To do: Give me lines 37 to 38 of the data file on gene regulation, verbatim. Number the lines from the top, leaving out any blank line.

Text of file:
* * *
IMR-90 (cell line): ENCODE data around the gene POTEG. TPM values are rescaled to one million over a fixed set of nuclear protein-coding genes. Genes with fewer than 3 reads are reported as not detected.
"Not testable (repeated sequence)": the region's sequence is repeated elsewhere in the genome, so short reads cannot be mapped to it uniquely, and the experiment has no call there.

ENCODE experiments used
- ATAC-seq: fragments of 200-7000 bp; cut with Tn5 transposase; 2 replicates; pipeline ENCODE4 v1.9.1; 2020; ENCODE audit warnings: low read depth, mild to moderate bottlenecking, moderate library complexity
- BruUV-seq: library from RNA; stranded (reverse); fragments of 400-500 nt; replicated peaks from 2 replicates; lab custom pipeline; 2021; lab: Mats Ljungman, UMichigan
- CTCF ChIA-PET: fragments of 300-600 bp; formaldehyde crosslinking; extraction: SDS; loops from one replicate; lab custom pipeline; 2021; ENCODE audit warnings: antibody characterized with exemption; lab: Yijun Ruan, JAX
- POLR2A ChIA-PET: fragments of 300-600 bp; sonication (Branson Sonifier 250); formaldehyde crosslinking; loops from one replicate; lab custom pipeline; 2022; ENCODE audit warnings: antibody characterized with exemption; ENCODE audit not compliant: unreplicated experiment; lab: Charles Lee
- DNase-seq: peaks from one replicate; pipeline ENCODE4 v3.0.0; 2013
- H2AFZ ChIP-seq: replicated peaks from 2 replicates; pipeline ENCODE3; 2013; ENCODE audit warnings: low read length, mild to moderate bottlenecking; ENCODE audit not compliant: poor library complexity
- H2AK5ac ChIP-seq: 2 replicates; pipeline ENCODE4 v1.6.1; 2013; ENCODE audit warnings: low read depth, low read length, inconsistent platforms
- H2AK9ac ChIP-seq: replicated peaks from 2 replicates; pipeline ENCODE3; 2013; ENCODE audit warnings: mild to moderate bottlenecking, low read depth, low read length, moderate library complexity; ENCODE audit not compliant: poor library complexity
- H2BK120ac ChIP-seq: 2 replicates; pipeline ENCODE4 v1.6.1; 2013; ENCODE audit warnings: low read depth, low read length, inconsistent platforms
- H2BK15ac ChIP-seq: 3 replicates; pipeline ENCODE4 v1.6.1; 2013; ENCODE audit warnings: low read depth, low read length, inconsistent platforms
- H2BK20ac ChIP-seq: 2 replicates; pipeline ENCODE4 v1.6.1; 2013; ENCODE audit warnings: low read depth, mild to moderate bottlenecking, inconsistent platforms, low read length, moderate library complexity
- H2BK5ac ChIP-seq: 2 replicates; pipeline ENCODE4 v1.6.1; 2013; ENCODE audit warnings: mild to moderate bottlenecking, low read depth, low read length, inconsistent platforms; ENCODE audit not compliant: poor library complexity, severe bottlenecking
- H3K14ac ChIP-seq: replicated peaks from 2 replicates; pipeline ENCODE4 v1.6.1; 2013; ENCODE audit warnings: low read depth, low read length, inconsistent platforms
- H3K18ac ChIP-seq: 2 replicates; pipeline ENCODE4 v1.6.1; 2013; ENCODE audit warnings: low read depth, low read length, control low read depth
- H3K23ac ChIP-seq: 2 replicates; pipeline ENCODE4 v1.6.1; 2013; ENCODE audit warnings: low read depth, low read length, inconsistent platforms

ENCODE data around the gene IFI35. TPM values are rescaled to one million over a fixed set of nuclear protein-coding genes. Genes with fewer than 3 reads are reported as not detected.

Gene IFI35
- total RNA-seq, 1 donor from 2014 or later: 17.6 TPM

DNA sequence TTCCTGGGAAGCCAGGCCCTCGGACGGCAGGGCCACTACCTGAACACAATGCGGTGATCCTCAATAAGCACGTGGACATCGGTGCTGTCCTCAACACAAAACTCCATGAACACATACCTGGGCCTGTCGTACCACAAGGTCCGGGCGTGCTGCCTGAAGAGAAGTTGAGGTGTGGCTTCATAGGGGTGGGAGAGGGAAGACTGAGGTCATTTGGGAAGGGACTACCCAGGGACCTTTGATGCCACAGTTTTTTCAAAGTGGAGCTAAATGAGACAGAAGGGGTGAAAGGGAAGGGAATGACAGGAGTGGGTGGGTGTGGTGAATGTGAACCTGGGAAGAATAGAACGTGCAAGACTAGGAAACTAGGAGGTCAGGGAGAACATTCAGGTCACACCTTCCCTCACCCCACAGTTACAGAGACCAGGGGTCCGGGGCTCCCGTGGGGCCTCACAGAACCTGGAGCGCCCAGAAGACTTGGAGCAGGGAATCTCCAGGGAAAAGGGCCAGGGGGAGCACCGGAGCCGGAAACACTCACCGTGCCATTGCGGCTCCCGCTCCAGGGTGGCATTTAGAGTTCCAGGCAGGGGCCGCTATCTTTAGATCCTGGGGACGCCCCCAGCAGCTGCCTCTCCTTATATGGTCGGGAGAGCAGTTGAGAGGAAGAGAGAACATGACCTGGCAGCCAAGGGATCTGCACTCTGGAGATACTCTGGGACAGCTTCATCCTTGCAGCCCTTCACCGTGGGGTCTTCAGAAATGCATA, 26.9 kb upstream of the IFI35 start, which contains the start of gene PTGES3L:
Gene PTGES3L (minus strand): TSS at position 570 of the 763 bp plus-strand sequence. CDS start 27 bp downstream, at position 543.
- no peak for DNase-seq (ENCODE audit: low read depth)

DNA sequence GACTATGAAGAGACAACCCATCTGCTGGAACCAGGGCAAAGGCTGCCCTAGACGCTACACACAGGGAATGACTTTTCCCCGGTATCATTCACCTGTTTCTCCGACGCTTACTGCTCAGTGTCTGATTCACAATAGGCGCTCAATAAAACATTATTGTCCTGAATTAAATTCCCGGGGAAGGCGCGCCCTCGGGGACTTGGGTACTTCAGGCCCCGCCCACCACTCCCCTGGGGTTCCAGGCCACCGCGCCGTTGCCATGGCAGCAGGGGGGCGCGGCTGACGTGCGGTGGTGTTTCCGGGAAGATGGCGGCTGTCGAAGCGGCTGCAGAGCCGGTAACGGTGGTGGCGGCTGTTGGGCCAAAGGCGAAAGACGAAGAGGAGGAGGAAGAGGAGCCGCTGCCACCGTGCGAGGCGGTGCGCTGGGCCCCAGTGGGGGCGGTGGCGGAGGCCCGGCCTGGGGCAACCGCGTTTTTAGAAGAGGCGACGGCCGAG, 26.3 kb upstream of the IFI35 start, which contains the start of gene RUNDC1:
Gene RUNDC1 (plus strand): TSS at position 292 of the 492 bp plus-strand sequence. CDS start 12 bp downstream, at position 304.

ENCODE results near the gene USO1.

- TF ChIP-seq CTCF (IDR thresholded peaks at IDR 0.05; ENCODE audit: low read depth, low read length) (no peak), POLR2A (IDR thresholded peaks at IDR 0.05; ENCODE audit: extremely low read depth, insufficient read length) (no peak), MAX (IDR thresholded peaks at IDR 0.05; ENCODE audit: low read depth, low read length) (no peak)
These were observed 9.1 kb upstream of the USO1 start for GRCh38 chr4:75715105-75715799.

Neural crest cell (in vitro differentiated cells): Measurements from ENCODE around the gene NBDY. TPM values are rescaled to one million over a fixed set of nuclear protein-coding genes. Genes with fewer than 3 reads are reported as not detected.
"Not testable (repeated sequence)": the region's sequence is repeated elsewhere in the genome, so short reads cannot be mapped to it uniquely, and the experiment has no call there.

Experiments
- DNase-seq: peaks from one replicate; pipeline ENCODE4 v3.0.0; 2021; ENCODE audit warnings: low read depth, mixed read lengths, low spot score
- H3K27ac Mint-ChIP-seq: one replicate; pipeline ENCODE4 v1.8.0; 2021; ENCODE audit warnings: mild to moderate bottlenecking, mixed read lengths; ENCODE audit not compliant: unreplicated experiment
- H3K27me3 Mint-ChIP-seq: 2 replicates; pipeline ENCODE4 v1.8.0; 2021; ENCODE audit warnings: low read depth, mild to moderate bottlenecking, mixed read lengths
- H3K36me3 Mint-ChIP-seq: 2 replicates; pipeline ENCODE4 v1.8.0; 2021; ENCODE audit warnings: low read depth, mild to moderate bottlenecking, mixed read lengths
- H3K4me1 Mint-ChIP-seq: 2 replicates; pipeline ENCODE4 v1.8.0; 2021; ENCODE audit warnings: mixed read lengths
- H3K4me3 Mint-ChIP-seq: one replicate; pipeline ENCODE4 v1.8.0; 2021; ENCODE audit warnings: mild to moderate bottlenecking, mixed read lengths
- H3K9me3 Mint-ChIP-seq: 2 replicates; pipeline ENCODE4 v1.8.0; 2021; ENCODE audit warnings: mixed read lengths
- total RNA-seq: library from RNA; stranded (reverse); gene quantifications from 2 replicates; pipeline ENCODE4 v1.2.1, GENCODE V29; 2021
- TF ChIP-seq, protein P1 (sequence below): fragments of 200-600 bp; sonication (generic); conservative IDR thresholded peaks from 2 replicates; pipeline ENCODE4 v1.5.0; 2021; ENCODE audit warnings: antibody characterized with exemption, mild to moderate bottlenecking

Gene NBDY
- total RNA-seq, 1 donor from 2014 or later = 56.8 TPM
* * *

- H3K4me1 Mint-ChIP-seq: 2 replicates; pipeline ENCODE4 v1.8.0; 2021; ENCODE audit warnings: mixed read lengths
- H3K4me3 Mint-ChIP-seq: one replicate; pipeline ENCODE4 v1.8.0; 2021; ENCODE audit warnings: mild to moderate bottlenecking, mixed read lengths